Thursday, November 16, 2017

Techno-hype part 2

Don't, don't, don't, don't believe the hype!
Public Enemy

Enough about the hype around self-driving cars, now on to the hype around cryptocurrencies.

Sysadmins like David Gerard tend to have a realistic view of new technologies; after all, they get called at midnight when the technology goes belly-up. Sensible companies pay a lot of attention to their sysadmins' input when it comes to deploying new technologies.

Gerard's Attack of the 50 Foot Blockchain: Bitcoin, Blockchain, Ethereum & Smart Contracts is a must-read, massively sourced corrective to the hype surrounding cryptocurrencies and blockchain technology. Below the fold, some tidbits and commentary. Quotes not preceded by links are from the book, and I have replaced some links to endnotes with direct links.

Gerard's overall thesis is that the hype is driven by ideology, which has resulted in cult-like behavior that ignores facts, such as:
Bitcoin ideology assumes that inflation is a purely monetary phenomenon that can only be caused by printing more money, and that Bitcoin is immune due to its strictly limited supply. This was demonstrated trivially false when the price of a bitcoin dropped from $1000 in late 2013 to $200 in early 2015 - 400% inflation - while supply only went up 10%.
There's recent evidence for this in the collapse of the SegWit2x proposal to improve Bitcoin's ability to scale. As Timothy B Lee writes:
There's a certain amount of poetic justice in the fact that leading Bitcoin companies trying to upgrade the Bitcoin network were foiled by a populist backlash. Bitcoin is as much a political movement as it is a technology project, and the core idea of the movement is a skepticism about decisions being made behind closed doors.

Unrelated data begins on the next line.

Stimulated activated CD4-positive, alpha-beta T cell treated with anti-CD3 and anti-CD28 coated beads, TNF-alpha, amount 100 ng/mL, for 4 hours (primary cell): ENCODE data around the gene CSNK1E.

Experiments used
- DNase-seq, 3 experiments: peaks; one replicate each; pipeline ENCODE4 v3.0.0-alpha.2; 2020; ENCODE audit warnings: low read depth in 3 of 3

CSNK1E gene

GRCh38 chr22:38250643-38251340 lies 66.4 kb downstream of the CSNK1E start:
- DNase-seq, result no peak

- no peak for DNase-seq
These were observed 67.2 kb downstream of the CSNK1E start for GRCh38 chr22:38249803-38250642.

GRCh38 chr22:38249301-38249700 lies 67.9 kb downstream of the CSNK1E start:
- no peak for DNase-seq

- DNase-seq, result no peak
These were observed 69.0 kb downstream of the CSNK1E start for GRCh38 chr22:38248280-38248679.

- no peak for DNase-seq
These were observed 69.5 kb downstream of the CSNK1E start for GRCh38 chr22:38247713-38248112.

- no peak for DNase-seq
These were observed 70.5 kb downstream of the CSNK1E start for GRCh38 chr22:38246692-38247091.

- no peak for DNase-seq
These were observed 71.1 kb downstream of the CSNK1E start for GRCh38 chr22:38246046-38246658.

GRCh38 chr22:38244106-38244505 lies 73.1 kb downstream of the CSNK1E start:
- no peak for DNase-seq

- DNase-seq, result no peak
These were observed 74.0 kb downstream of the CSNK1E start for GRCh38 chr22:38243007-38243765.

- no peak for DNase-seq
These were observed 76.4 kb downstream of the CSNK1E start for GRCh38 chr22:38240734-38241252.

Gerard quotes Satoshi Nakamoto's release note for Bitcoin 0.1:
The root problem with conventional currency is all the trust that's required to make it work. The central bank must be trusted not to debase the currency, but the history of fiat currencies is full of breaches of that trust. Banks must be trusted to hold our money and transfer it electronically, but they lend it out in waves of credit bubbles with barely a fraction in reserve. We have to trust them with our privacy, trust them not to let identity thieves drain our accounts. Their massive overhead costs make micropayments impossible.
And points out that:
Bitcoin failed at every one of Nakamoto's aspirations here. The price is ridiculously volatile and has had multiple bubbles; the unregulated exchanges (with no central bank backing) front-run their customers, paint the tape to manipulate the price, and are hacked or just steal their user's funds; and transaction fees and the unreliability of transactions make micropayments completely unfeasible.
Instead, Bitcoin is a scheme to transfer money from later to earlier adopters:
Bitcoin was substantially mined early on - early adopters have most of the coins. The design was such that early users would get vastly better rewards than later users for the same effort.

Cashing in these early coins involves pumping up the price, then selling to later adopters, particularly in the bubbles. Thus Bitcoin was not a Ponzi or pyramid scheme, but a pump-and-dump. Anyone who bought in after the earliest days is functionally the sucker in the relationship.
Satoshi Nakamoto mined (but has never used) nearly 5% of all the Bitcoin there will ever be, a stash now notionally worth $7.5B. The distribution of notional Bitcoin wealth is highly skewed: